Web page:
To celebrate my 53rd trip around the sun I’ve decided to add an entry to my blog.
Last Thursday marked the end of a very unique school year. For about six months after the onset of the pandemic I drove a school bus but I didn’t see any kids. Try to explain that to a school bus driver who just stepped out of a time machine from 2019.
Austin schools resumed in October 2020, but not like before. Most kids were learning online and very few attended school in person. Even fewer rode buses. We had our safety protocols to follow. Face masks, shield, gloves, temperature checks, open windows whether it was 100 degrees or 23 degrees, and no more than one child per seat unless they were siblings. I might have trouble recognizing some of my students if I saw them without a mask.
Gradually, more kids started riding the bus. By the end of the school year I was transporting 26 elementary students (far fewer for my middle and high schools.) It felt like a lot after starting the year with five or six, but I haven’t forgotten the days of calling for an overload bus because we exceeded the 71 passenger limit.
The upside was that I knew every kid’s first and last name. It was like we had our own little secret school bus society.
My elementary kids enjoyed the field trips to outer space and to Jurassic times. I had a six year old co-pilot name Slaid. That wasn’t his name but one day he declared his name to be Slaid and I couldn’t call him anything else.
For six months I pulled double duty. I drove my morning route, then went straight to my wifi post (okay, sometimes I’d stop for a breakfast taco) where Mr. Bus Driver Man Sir transformed into Mr. Hot Spot Man Sir for the next few hours. Then it was time to take the kids home via Saturn or Jupiter or 77 million B.C.
Sadly, we skipped the guitar signing ritual that normally happens the last few days of school. I hand the kids my guitar and a sharpie and they do what they will. I couldn’t think of a way to do it without breaking safety protocols. My idea came a little too late. I could have started a month before school ended and had one student sign the guitar each day. I’d be able to hand them a sanitized guitar and pen. Sigh.
I received a card from the parents of a young boy from my route. They said their son will miss the music and quizzes.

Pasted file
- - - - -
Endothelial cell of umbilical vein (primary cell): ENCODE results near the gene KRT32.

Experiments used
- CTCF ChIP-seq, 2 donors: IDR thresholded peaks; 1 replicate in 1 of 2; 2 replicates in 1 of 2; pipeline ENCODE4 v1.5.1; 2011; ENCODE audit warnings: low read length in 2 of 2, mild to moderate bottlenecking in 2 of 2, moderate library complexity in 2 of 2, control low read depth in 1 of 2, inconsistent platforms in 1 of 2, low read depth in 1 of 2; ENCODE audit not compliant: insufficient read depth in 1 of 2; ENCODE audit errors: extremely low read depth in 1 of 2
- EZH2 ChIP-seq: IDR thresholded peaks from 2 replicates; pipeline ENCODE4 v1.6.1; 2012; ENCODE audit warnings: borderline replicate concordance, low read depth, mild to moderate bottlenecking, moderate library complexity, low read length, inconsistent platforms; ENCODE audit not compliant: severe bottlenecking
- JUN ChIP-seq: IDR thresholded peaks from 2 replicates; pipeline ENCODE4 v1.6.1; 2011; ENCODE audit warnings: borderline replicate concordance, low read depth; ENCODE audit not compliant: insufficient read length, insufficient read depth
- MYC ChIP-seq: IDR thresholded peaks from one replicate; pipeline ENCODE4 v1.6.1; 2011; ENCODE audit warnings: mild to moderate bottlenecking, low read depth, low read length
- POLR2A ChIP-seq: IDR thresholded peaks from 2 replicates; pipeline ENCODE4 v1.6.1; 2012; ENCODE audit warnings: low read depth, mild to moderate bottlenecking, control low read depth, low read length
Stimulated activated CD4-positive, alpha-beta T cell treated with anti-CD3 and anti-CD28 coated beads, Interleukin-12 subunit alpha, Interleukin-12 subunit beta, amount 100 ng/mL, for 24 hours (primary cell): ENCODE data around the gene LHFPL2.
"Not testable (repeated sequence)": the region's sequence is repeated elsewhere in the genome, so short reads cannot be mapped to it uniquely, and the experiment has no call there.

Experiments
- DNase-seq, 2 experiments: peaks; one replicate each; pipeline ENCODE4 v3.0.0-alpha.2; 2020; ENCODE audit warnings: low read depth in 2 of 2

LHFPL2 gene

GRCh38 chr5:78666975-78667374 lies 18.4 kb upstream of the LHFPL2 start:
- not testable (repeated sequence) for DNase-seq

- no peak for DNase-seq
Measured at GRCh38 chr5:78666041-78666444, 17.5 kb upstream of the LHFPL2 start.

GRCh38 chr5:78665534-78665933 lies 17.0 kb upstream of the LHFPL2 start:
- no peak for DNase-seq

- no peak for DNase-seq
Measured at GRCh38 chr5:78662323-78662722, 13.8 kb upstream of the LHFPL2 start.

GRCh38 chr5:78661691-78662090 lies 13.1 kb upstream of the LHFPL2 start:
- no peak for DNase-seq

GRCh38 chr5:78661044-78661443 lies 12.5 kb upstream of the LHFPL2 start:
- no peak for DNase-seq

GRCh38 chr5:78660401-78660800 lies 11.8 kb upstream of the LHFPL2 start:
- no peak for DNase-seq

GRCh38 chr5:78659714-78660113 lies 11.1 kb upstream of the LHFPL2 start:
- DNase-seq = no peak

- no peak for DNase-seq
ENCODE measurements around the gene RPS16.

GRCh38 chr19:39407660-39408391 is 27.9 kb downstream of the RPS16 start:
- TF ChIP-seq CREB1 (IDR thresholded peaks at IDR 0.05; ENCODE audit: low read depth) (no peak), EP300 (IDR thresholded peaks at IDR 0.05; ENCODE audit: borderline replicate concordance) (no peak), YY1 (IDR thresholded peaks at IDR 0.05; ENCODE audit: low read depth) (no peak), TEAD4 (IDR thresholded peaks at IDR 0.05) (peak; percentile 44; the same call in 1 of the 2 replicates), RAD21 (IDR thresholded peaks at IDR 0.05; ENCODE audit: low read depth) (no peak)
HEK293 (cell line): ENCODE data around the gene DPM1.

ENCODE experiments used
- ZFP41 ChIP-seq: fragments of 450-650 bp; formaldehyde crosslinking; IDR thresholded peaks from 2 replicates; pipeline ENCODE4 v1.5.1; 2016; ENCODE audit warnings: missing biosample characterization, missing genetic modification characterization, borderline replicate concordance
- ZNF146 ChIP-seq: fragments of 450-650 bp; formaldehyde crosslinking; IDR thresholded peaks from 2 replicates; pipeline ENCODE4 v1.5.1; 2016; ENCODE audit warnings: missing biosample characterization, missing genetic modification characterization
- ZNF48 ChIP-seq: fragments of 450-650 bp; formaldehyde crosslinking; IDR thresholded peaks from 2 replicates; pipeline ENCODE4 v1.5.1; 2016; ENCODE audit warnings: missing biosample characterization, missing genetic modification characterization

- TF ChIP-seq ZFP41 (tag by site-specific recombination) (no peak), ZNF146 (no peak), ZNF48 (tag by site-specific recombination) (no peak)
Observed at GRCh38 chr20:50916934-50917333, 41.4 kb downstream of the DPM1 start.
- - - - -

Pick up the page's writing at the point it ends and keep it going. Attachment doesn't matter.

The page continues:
Playing my guitar in the afternoon has been part of my being a school bus driver almost from day one. An eight year old girl who started riding later in this school year would demand (with an implied ‘or else’) that I play my guitar. I’m always happy to oblige (especially when faced with the wrath of an eight year old girl!)
I like to give quizzes once in a great while. They usually consist of three questions. For example:
1. How do you spell HEB? (for non-Texans, HEB is a Texas based grocery chain that proved to be a champion early in the pandemic.)
2. What is the phone number for 9-1-1?
3. What color is an orange?
This year the kids were constantly asking for the next quiz. Three blocks from the school, thinking I got away, the kids would shout, “What’s the quiz?! What’s the quiz?!”
I had to come up with more questions on the spot.
What color is a blue jay?
Is a catfish a cat or a fish?
How many layers in a 7 layer cake?
Sometimes I would throw in a curve ball.
Which weighs more, a ton of feathers or a ton of bricks?
Overall, we had fun and every kid scored an A++ and a half, and graduated to summer break.
For the next few weeks I’ll be wearing the Mr. Hot Spot Man Sir hat until they retire the school bus wifi program. Wifi will continue by other means. Time will tell what the next school year will look like. In the mean time I’ll be broadcasting summer school signals, then traveling to see family I haven’t seen in too long.
Be safe and health and enjoy this world as at reopens.
aka: Mr. Bus Driver Man Sir
aka: Mr. Hot Spot Man Sir (for now)